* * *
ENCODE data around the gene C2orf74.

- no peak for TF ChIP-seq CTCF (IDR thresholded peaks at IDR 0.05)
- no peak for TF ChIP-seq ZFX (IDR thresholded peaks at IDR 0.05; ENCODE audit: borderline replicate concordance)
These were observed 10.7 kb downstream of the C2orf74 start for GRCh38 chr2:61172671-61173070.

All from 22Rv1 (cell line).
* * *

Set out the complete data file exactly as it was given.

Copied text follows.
ENCODE data around the gene C2orf74.

- no peak for TF ChIP-seq CTCF (IDR thresholded peaks at IDR 0.05)
- no peak for TF ChIP-seq ZFX (IDR thresholded peaks at IDR 0.05; ENCODE audit: borderline replicate concordance)
These were observed 10.7 kb downstream of the C2orf74 start for GRCh38 chr2:61172671-61173070.

All from 22Rv1 (cell line).